Wet slip inlay is a great technique for getting fantastic organic patterning on pots. Basically it consists of layering contrasting colors of slip on a slab and jiggling the slab to distort the slip layers into interesting marbled designs. In today’s post, a sneak peek from the upcoming September 2013 issue of Ceramics Monthly, Robert Strasser shares his techniques and tips for working with wet slip inlay. For the rest of the article, keep your eye out for the September 2013 issue of CM!
Picture this: a mobile anagama; literally a wood-burning kiln specifically designed to fit into a custom trailer, allowing it to travel across the country teaching the wood-fired experience to new communities. Sounds pretty crazy, right? But when Henry James Haver Crissman got fed up with the red tape involved in building a stationary wood… Read More »
Throwing off the hump can really help maximize efficiency in the studio. It may seem like a little thing, but if you are in heavy production the time savings can add up when you start with a large hunk of clay rather than a bunch of small pieces. In today’s post, an excerpt from… Read More »
Frank Krevens had been making faceted cone 10 porcelain work for many years, but after a recent move, he lost access to the high fire kiln. That, and a concern for the environmental impact he was having with the higher fired work, led him to try to develop his palette for low firing. His solution… Read More »
If you’re looking to add a striking graphic quality to your pots, you’ll enjoy today’s post. Today, Elisa Helland-Hansen explains how she adorns her pots with coils for a simple and strong impact. Not only do these pieces have an assertive visual and tactile sense, the coils also add to their physical strength! -Jennifer Harnetty,… Read More »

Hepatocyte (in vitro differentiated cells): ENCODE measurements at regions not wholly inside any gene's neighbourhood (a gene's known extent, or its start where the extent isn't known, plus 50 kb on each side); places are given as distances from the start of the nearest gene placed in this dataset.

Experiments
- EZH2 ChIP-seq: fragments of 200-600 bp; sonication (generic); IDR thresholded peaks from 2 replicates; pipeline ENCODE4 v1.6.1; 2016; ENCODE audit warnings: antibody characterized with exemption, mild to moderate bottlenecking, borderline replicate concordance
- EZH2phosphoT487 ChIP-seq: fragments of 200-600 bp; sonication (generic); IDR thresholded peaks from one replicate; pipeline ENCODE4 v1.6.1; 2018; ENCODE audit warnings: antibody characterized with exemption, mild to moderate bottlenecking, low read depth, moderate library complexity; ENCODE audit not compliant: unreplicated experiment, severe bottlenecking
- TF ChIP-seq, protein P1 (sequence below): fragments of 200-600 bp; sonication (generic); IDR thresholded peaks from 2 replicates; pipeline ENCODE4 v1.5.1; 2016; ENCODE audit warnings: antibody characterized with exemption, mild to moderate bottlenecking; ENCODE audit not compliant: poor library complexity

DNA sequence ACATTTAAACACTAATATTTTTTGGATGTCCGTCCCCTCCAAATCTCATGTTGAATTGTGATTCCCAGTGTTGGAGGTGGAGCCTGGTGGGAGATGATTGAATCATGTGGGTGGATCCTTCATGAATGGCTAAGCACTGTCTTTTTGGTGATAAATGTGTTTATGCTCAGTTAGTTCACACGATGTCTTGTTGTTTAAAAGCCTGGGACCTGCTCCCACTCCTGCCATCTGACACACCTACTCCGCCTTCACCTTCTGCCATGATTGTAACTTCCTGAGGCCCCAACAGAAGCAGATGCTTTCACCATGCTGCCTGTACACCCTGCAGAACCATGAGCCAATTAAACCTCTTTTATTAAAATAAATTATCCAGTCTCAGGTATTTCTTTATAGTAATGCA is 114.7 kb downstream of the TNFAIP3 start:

There is no shortage of plastic containers in our world and all too many of them wind up in the landfill. But you can do your part and repurpose them as molds in the studio! In today’s post, an excerpt from our free download A Guide to Slab Rollers: Tips for Buying and Building… Read More »
In today’s post, Jane Sawyer explains how she throws with extra soft clay and cuts darts during the throwing process to create work that looks fluid even in the finished fired state. She also explains how she uses finger marks through slip to further enhance this effect.
As you are developing skills on the potters wheel, large bellied out forms with narrow rims can be pretty challenging. Once you have the height, it is hard to belly out the form without distorting or widening the rim too much. But this handy, cheap, and simple tool that Jim Wylder came up with can make it much easier. In today’s post, an excerpt from our new book Throwing Techniques, Jim explains how to use “The Rim Keeper.” –Jennifer Harnetty, editor
If you’ve never participated in a raku firing, today’s post might make you put it on your “to-try list” this summer or fall. In this bonus Monday video, an excerpt from her video, Raku Firing: Expanding the Potential of the Raku Kiln, Marcia Selsor shares a technique for getting a lovely contrast of smoky black against the classic… Read More »
Throwing cups and mugs is one of my favorite things to do on the wheel. Partially out of habit, and partially because I secretly love trimming, I usually end up trimming these forms. But I realize that I could be more efficient with my studio time if I just threw these pots so they didn’t… Read More »